The Florida Supreme Court vacated Ibar's sentence and ordered a new trial, citing several flaws in the state's arguments against him.
45-year-old Ibar, who is of Basque descent, will appear before Judge Jeffrey Levenson in a Fort Lauderdale court, in Broward County, on Friday. Levenson presided over his case in 2009, nearly 10 years after the Spaniard was sentenced to death for the triple murder of a nightclub owner and 2 models.
Ibar, who has served 22 years in prison, 15 of them on death row, has always maintained his innocence.
"Ibar is already listed as being transferred to a jail in Broward County," said Andres Krakenberger, a spokesman for the Pablo Ibar Association Against the Death Penalty.
The Florida Supreme Court underscored one of the most important arguments used by the defense: the fact that "Ibar's DNA was not found on a blue T-shirt recovered from the crime scene" and which was allegedly "[used] by the perpetrator to partially cover his face."
Benjamin Waxman, Ibar's lawyer, filed 7 motions in Broward County questioning the basis of the prosecution's case. He argued against the strength of a key piece of evidence, a "soundless, blurry, grainy" home surveillance videotape that a facial identification expert said could not prove "with certainty" that the killer was in fact the defendant.
Ibar will appear before Judge Levenson on Friday for a short hearing to decide "future steps to be taken in the procedure leading to the retrial."
Ibar, who has served 22 years in prison, 15 of them on death row, has always maintained his innocence. The defense will ask the court to release him on bail and under the supervision of his family while awaiting the new trial.
During the 1st trial, which began in 1998, a Broward County jury failed to reach a unanimous verdict and the judge threw out the case because there were no fingerprints or DNA linking Ibar to the murders. But he was convicted on August 28, 2000 after a 2nd trial. Ibar is the only Spanish citizen to have been sentenced to death in the United States.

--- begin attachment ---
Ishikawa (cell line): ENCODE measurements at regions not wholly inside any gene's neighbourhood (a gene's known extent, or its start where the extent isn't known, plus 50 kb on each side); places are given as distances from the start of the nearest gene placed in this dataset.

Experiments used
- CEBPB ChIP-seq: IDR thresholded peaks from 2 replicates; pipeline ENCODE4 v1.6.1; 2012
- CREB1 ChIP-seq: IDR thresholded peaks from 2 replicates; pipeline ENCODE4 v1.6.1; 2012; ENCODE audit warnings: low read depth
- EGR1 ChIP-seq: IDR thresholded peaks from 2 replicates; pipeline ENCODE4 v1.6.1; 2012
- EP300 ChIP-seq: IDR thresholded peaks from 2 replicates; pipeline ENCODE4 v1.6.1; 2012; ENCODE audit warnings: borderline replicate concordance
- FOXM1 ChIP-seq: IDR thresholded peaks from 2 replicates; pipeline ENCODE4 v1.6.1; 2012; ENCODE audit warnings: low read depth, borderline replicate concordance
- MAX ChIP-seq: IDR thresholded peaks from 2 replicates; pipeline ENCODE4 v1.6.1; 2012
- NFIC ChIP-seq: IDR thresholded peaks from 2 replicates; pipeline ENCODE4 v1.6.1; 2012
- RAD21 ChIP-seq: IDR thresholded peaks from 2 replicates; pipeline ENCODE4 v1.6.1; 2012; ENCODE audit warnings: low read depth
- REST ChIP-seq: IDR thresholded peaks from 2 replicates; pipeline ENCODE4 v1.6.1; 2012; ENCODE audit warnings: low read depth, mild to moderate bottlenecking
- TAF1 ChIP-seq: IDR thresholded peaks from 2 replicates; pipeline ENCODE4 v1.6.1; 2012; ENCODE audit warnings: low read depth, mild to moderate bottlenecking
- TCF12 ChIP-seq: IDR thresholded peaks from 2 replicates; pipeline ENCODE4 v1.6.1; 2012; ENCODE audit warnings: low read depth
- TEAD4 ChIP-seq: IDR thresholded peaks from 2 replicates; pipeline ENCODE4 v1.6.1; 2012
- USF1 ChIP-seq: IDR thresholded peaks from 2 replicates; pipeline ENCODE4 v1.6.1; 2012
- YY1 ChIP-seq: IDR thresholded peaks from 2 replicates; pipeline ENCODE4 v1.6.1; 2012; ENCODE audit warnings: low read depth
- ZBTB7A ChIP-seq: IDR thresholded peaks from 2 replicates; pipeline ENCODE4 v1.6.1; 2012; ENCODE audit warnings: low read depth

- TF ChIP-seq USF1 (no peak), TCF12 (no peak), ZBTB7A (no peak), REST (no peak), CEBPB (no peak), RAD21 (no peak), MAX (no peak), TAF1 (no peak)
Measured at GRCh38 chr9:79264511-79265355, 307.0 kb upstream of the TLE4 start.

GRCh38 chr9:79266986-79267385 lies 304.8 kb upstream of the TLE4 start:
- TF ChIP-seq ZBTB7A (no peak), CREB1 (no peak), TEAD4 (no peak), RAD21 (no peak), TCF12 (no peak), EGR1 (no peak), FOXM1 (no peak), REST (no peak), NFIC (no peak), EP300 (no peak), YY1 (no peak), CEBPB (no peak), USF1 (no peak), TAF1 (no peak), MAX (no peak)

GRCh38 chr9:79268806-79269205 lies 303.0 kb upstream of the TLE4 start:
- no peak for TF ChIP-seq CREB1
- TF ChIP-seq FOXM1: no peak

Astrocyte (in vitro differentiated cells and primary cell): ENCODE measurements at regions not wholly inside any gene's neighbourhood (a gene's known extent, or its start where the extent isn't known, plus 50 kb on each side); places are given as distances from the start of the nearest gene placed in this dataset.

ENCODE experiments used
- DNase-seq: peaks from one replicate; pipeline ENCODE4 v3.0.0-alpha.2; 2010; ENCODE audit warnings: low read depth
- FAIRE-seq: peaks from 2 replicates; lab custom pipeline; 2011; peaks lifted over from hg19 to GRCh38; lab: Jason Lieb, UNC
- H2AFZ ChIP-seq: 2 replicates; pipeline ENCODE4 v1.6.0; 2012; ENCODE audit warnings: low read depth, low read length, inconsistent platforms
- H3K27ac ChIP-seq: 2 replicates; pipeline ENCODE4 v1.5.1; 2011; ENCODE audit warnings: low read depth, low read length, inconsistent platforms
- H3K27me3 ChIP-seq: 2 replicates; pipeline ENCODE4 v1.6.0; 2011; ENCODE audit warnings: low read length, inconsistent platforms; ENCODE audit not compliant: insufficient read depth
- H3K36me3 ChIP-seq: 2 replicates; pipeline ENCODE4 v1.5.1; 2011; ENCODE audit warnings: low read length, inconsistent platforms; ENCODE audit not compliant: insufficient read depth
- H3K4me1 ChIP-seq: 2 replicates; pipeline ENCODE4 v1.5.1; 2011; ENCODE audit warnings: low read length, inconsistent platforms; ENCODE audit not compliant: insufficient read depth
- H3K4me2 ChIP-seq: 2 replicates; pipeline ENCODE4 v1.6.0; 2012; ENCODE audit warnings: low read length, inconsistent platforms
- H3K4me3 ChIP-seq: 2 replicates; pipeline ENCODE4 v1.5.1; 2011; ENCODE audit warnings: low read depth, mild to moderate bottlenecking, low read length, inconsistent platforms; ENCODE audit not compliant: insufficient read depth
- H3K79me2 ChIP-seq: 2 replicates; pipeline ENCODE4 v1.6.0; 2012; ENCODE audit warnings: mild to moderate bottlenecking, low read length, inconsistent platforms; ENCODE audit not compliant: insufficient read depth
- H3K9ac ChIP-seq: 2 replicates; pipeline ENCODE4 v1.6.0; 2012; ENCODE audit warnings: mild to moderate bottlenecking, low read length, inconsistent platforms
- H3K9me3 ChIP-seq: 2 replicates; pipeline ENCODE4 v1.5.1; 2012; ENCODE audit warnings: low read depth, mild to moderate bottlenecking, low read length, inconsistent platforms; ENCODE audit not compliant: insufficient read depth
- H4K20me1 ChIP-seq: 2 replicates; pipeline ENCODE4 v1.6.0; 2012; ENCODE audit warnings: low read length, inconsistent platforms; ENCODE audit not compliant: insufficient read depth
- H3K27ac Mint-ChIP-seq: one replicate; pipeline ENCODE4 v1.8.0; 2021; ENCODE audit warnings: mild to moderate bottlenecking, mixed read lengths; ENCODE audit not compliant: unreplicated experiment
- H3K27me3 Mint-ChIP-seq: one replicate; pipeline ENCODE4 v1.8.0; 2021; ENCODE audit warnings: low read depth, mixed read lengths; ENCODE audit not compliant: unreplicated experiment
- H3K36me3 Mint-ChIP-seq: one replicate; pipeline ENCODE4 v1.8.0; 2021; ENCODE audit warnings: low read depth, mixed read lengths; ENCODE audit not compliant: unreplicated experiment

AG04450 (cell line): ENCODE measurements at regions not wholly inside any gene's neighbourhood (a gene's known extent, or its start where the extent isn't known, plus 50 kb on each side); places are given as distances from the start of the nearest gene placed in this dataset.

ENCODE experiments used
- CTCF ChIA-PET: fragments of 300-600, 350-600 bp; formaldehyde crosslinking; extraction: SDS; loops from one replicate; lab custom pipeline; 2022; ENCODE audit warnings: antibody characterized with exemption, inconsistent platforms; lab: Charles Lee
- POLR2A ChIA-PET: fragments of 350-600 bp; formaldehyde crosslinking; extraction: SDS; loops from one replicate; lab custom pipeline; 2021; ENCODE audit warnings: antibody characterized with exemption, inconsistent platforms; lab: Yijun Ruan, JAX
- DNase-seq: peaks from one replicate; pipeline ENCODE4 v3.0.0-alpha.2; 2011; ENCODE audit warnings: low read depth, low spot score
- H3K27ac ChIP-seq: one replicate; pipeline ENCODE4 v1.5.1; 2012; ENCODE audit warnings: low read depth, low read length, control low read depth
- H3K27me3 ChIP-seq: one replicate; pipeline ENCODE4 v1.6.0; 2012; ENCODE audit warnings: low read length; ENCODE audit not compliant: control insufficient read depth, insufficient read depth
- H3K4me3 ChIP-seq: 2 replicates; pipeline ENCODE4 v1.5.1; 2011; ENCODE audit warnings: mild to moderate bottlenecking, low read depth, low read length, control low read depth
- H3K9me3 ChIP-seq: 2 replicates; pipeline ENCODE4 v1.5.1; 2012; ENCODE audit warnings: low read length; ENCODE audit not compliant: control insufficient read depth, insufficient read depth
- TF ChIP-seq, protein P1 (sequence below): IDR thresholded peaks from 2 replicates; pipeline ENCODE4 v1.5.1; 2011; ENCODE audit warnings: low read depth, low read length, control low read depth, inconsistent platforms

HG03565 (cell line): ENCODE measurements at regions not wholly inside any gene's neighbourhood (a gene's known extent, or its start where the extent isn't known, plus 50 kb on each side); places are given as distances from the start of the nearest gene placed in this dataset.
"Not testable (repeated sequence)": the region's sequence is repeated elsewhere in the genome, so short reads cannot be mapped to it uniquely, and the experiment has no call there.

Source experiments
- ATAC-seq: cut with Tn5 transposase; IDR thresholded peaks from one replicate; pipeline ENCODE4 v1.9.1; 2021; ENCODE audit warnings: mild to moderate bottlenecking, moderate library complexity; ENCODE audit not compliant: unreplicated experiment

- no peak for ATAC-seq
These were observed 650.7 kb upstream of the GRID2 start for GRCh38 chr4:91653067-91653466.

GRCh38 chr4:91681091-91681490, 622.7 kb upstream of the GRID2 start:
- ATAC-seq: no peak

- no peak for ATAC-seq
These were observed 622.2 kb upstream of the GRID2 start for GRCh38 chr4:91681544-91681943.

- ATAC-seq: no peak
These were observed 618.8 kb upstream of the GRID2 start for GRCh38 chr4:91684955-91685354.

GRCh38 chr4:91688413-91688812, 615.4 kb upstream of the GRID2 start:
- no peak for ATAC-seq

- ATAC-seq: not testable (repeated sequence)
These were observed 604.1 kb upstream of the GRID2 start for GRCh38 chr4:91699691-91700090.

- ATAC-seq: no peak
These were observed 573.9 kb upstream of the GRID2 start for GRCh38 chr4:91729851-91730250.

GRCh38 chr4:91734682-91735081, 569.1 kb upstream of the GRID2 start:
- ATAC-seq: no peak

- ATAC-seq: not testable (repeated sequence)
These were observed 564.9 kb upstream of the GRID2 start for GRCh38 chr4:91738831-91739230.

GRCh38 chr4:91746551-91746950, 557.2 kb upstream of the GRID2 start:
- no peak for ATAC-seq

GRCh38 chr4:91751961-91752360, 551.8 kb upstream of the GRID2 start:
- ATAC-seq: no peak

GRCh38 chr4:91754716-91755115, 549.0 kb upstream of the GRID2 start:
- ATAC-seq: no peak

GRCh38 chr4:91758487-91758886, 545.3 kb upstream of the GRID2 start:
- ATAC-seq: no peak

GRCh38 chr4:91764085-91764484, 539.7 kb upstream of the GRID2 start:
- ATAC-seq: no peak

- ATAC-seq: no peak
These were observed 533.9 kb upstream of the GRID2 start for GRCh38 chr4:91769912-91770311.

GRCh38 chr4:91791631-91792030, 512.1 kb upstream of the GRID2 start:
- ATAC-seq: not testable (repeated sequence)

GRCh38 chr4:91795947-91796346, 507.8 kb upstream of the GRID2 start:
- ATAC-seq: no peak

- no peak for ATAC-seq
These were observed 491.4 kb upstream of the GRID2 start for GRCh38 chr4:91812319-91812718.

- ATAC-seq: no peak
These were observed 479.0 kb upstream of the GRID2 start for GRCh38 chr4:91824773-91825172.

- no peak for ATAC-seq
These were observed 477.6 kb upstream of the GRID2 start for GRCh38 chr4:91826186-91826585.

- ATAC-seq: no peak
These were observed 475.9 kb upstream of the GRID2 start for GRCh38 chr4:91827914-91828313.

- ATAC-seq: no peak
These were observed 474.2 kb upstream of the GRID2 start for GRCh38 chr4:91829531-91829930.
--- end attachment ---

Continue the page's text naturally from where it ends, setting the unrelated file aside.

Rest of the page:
Source: el pais, June 10, 2016
Spain's Pablo Ibar, newly off death row, appears in court ahead of retrial
Spanish former death-row inmate Pablo Ibar appeared Friday before the new judge assigned to his case, who expressed his desire to expedite a retrial after the Florida Supreme Court earlier this year vacated the defendant's 2000 murder conviction.
The brief hearing in Judge Raaj Singhal's court in Fort Lauderdale, north of Miami, lasted just over 10 minutes and was open to the media.
Singhal asked the defense attorneys how much time they would need to prepare for the retrial of their client, who is accused of killing 48-year-old nightclub owner Casimir "Butch Casey" Sucharski and two female models, Sharon Anderson and Marie Rogers, both aged 25, during a June 1994 home invasion in the South Florida city of Miramar.
The judge also scheduled a new hearing for July 1.
"It's been a long journey and we've waited a long time for this moment to arrive. It's a wonderful day, and we're going to be able to demonstrate Pablo's innocence," Ibar's wife, Tania, told EFE, visibly moved by this week's developments.
Though acknowledging that "no one knows what will happen," Tania said she was hopeful that her husband would be acquitted.
Ibar's defense team is expected to request during the July 1 hearing that he be released on bail ahead of the retrial, with one of the attorneys saying they were "very optimistic" that petition would be granted.
The 45-year-old Ibar was initially tried for the triple homicide along with co-defendant Seth Penalver in 1997, but a mistrial was declared.
Penalver was convicted two years later and sentenced to death, but that conviction was subsequently annulled and he was acquitted in a new trial in 2012.
Ibar was convicted in 2000, but the Florida Supreme Court overturned that verdict by a 4-3 vote in February of this year based on, among other things, the fact that his DNA was not found on a T-shirt that was recovered from the murder scene and which one of the perpetrators had used to partially cover his face.
The Spaniard's attorneys also successfully argued that the quality of the grainy and soundless security camera footage found at Sucharski's home was inadequate and that Ibar had been poorly represented by trial lawyer Kayo Morgan, who passed away in 2014.
Morgan's most blatant error was his failure to "present a facial identification expert to explain the physical differences between Ibar and the perpetrator alleged to have been him in the video and to demonstrate that the quality of the images were so poor that they were inadequate to make a reliable identification," the majority of Florida Supreme Court justices wrote.
Ibar had been on death row at the Union Correctional Institution near the northern Florida town of Raiford, but he has been moved to a regular cell at a prison north of Miami, his attorneys told EFE on Thursday.
Source: Latino Fox News, June 10, 2016